## p-values and decision-making [reposted]

Posted in Books, Statistics, University life with tags 0.005, 0.05, books, decision theory, Dennis Lindley, hypothesis testing, Nicholas T. Longford, p-values, Robert Matthews, Significance, statistical significance on August 30, 2017 by xi'an*I**n a letter to Significance about a review of Robert Matthews’s book, Chancing it, Nicholas Longford recalls a few basic facts about p-values and decision-making earlier made by Dennis Lindley in Making Decisions. Here are some excerpts, worth repeating in the light of the 0.005 proposal:*

“A statement of significance based on a p-value is a verdict that is oblivious to consequences. In my view, this disqualifies hypothesis testing, and p-values with it, from making rational decisions. Of course, the p-value could be supplemented by considerations of these consequences, although this is rarely done in a transparent manner. However, the two-step procedure of calculating the p-value and then incorporating the consequences is unlikely to match in its integrity the single-stage procedure in which we compare the expected losses associated with the two contemplated options.”

“At present, [Lindley’s] decision-theoretical approach is difficult to implement in practice. This is not because of any computational complexity or some problematic assumptions, but because of our collective reluctance to inquire about the consequences – about our clients’ priorities, remits and value judgements. Instead, we promote a culture of “objective” analysis, epitomised by the 5% threshold in significance testing. It corresponds to a particular balance of consequences, which may or may not mirror our clients’ perspective.”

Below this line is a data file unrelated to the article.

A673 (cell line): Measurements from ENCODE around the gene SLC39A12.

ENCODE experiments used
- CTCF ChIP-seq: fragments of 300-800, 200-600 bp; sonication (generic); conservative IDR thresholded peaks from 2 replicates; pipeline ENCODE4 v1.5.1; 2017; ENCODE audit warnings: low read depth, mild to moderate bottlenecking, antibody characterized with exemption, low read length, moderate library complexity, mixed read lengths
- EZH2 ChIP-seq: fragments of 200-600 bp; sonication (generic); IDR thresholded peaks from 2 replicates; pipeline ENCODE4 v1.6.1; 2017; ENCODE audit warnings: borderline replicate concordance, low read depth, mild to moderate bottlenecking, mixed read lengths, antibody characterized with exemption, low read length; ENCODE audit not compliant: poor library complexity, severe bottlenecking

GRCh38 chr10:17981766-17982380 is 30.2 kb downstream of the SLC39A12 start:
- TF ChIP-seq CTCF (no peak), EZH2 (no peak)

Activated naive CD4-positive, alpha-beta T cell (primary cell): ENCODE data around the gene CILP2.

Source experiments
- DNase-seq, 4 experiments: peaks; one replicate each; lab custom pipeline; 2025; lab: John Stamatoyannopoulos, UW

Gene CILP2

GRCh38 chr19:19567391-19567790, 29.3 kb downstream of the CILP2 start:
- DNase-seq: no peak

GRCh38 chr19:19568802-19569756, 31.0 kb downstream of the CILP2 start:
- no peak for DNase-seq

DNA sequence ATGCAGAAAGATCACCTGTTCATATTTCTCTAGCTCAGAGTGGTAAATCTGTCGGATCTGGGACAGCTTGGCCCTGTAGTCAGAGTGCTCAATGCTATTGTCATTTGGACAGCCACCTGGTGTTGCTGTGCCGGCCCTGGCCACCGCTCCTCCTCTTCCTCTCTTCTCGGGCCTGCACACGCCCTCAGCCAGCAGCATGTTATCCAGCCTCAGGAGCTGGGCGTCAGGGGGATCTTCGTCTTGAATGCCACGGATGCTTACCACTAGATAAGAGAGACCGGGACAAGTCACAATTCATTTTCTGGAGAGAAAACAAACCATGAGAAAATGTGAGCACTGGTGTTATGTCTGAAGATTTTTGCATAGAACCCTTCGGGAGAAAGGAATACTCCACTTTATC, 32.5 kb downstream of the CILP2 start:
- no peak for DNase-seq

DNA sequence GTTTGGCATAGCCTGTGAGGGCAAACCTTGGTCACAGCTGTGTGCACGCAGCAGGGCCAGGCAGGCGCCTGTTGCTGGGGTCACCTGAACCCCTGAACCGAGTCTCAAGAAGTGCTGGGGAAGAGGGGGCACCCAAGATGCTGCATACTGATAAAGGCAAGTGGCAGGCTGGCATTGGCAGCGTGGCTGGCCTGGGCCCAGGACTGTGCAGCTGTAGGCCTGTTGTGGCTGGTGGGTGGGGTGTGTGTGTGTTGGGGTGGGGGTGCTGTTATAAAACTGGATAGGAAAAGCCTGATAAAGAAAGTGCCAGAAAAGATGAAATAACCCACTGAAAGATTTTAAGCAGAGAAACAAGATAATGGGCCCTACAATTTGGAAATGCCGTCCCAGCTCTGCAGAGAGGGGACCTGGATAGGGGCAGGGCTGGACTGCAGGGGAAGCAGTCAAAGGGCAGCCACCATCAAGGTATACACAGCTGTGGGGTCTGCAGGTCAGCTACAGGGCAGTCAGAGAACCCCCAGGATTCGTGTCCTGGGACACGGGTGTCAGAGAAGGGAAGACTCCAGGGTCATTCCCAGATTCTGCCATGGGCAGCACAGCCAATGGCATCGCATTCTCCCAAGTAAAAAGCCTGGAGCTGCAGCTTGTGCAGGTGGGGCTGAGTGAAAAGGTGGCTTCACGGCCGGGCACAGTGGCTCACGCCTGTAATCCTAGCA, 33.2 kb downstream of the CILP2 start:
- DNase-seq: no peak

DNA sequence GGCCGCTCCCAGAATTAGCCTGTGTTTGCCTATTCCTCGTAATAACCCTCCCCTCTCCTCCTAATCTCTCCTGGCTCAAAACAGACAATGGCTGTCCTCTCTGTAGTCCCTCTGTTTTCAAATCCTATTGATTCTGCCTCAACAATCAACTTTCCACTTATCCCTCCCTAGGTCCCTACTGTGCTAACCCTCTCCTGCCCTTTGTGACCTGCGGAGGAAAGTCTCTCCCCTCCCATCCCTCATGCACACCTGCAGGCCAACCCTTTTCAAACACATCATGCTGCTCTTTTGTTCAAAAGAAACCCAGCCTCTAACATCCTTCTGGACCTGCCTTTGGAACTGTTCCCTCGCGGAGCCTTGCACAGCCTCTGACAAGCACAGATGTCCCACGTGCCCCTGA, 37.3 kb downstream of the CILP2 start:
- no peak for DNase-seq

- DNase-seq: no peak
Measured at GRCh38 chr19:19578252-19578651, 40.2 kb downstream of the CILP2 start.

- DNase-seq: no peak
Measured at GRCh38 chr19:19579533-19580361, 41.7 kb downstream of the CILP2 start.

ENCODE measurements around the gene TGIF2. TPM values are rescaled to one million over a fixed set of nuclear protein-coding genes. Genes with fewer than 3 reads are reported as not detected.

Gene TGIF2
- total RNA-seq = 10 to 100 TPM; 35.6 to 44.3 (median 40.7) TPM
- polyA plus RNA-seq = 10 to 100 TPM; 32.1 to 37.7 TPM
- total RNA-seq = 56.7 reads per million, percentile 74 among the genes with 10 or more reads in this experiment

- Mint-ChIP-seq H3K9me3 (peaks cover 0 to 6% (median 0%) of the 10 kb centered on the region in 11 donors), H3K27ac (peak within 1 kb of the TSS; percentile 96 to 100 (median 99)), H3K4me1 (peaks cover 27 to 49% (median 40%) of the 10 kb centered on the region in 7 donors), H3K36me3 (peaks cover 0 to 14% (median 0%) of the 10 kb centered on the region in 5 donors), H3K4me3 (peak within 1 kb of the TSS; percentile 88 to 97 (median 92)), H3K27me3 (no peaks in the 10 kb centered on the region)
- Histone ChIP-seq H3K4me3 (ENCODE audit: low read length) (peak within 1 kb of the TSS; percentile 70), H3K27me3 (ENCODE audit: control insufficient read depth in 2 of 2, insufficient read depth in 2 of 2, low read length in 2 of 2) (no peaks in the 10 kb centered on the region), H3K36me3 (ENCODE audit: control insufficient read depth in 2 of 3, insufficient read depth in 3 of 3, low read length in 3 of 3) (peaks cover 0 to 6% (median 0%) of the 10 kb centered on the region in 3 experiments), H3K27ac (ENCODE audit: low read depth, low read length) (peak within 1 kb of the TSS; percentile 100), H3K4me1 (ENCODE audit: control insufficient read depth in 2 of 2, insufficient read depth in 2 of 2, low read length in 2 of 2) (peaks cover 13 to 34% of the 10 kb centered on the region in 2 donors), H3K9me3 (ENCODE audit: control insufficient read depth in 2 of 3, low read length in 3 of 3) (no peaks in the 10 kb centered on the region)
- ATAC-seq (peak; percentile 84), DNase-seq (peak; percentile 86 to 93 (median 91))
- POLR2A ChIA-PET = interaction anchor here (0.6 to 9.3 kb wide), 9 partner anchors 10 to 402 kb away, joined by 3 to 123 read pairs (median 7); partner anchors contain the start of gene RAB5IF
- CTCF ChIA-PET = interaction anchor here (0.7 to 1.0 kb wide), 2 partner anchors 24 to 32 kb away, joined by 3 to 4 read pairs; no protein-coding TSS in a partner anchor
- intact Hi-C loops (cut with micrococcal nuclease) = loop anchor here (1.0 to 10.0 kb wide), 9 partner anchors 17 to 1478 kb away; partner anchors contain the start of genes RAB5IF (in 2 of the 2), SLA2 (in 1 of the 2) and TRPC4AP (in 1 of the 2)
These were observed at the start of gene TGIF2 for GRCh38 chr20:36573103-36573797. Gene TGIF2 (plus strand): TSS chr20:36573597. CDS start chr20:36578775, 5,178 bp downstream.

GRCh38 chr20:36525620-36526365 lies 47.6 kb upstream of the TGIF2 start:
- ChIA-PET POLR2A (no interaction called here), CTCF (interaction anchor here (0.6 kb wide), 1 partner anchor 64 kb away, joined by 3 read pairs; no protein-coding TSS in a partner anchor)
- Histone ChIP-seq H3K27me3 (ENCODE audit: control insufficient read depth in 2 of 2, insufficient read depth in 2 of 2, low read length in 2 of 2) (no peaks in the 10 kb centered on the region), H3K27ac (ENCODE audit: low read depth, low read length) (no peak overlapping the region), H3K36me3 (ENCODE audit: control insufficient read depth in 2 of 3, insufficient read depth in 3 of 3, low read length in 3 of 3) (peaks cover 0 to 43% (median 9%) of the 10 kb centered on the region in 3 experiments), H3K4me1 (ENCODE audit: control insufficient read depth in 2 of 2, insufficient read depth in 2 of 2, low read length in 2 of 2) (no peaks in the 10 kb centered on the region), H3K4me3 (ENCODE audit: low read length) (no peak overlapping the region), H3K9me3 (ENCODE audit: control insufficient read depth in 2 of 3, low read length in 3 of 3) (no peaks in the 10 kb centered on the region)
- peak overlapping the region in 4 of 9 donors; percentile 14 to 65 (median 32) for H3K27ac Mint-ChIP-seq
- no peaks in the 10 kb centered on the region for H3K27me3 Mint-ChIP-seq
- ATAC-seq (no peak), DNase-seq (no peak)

“The p-value and statistical significance are at best half-baked products in the process of making decisions, and a distraction at worst, because the ultimate conclusion of a statistical analysis should be a proposal for what to do next in our clients’ or our own research, business, production or some other agenda. Let’s reflect and admit how frequently we abuse hypothesis testing by adopting (sometimes by stealth) the null hypothesis when we fail to reject it, and therefore do so without any evidence to support it. How frequently we report, or are party to reporting, the results of hypothesis tests selectively. The problem is not with our failing to adhere to the convoluted strictures of a popular method, but with the method itself. In the 1950s, it was a great statistical invention, and its popularisation later on a great scientific success. Alas, decades later, it is rather out of date, like the steam engine. It is poorly suited to the demands of modern science, business, and society in general, in which the budget and pocketbook are important factors.”

## estimation versus testing [again!]

Posted in Books, Statistics, University life with tags Bayes factors, Bayesian inference, Harold Jeffreys, hypothesis testing, parameter estimation, point null hypotheses, psychology, refereeing, review, spike-and-slab prior, unification on March 30, 2017 by xi'an**T**he following text is a review I wrote of the paper “Parameter estimation and Bayes factors”, written by J. Rouder, J. Haff, and J. Vandekerckhove. (As the journal to which it is submitted gave me the option to sign my review.)